What Is Art?

Yes, what is art? And is there a specific, irrefutable answer?

what is art?
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Anyway, the question - What is art? - is one I found even more perplexing after watching a TV programme recently called ‘Who’s Afraid of Conceptual Art?’

A more apt name for the programme, in my opinion, would have been 'WTF is Conceptual Art Anyway?’

The only way I can think of explaining that kind of art, (and I may be wrong), it is by highlighting one of artist Martin Creed’s more puzzling pieces. It was probably a very expensive piece but you can’t actually pick it up, move it or touch it.

There is no tangible object involved, so naturally, it won the Turner Prize in 2001.

Have we all heard of British artist Martin Creed?

He is the guy who painted, sculpted, made, built, er….. oh, I know! Thought up the idea of having an empty room where the light goes on and off at 5 second intervals.

Or was it off and on? Can’t remember.

Well anyway - his work, entitled ‘Work Number 227 - The Lights Going On and Off’ (oh, there you go, it is on and off as opposed to off and on), was purchased by Tate Members, the Art Fund and a named individual who must have money to burn. The details are laid out below the video. You can get to that page on the Tate website by clicking here.

The YouTube video you see above is of Martin Creed's Lights Going On and Off piece at the Museum of Modern Art in New York.

It left me wondering if the MOMA had to buy their own version of the work or if they borrowed the one that the Tate Members clubbed together to buy in London.

Either way, what did the MOMA either buy or borrow? Yes, I know, it blows my mind too, trying to figure it out.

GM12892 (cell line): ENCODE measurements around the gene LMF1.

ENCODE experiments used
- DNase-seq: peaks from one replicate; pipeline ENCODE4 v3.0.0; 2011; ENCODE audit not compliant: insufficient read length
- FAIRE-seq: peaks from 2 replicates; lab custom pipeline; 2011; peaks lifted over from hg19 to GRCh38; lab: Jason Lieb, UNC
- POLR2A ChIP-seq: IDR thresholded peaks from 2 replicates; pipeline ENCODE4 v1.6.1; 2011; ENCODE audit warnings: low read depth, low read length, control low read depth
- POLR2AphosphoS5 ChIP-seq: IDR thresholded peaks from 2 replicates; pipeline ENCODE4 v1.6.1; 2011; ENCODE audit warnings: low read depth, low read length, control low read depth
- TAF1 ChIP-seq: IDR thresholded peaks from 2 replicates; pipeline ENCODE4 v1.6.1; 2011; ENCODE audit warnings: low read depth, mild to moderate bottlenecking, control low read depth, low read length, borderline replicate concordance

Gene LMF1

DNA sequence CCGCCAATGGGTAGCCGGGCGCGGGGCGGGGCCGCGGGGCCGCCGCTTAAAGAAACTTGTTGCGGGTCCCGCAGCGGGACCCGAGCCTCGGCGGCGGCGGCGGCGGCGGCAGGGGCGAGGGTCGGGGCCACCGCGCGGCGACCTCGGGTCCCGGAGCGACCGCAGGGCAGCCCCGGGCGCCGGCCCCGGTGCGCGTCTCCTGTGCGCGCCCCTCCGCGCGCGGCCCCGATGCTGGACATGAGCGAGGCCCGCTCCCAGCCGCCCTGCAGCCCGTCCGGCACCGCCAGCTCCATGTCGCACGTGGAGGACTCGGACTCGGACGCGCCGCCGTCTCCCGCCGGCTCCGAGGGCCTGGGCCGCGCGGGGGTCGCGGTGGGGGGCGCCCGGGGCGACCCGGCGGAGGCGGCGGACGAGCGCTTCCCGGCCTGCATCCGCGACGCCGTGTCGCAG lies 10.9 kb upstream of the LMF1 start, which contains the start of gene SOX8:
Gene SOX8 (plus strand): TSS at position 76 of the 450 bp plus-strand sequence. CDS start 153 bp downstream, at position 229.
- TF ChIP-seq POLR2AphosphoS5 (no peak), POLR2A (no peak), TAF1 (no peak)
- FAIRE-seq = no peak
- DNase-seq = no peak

If I were to 'buy' this for my home, I would be saying, my room, my lights, my electricty - what am I paying you for? Oh I see - the idea.

what is art?

Is it possible the group of Tate members who bought this work asked the question, ‘what is art?’ before they parted with their cash.

Or more to the point, what is this art? Why do I ask? Well, you might notice in the Tate listing above, where there would normally be a picture of the art, it says, ‘sorry, no picture is available for this object’.

What it should say there, in my opinion, is ‘sorry, no picture is available of this object because there is no object, it’s a concept. Yes that’s right, some people spent an absolute fortune on a f*%k*%g concept.

And see where the summary is - just under where there is no picture? I have reworded that too, just to make it a little clearer.

It should say, I believe - 'A load of pretentious bollocks designed to get plenty of press attention’ for the Turner Prize. See? Much shorter and more to the point don’t you think?

This is the kind of ‘art’ made for people who ’see’ clothes on naked emperors. If you don’t know about that story, where have you been? Click here to become enlightened about the kind of people who ‘see’ clothes on naked tyrants.

And, ironically, on the gallery blurb, where it says 'Medium', (which for an artist like, say, Turner, it would simply say, 'oils'), in this case it says 'gallery lighting'.

So let me get this straight Tate Members - you  bought a piece of 'art' that is basically lights, owned by the the Tate, going on and off. Right?

And, it cost so much that a group of you had to pool your money to get this...this...this concept that uses, as its medium, the Tate's own room, lights and electricity. Yes?

Oh my. I don't know what to say.

So, I ask again - What is art?

Well clearly absolutely flipping anything, if you can get the right people to buy it and bang on about what uneducated peasants the rest of us are.

This is the kind of thing they say about stuff that needs explaining because it's so shit. This is a line from New York art dealer Jim Kempner's comedy series, The Madness of Art:

"What does this mean? Do you know what post modern means? This is post modern, fatalistic, idiosyncratic, post apocalyptic malaise. Alien glitter, ironic oatmeal existentialism. There's a psychological phallus. The point is, that it's important."

Jim Kempner is the funniest art dealer I have ever come across. His series of skits in the Madness of Art are so honest.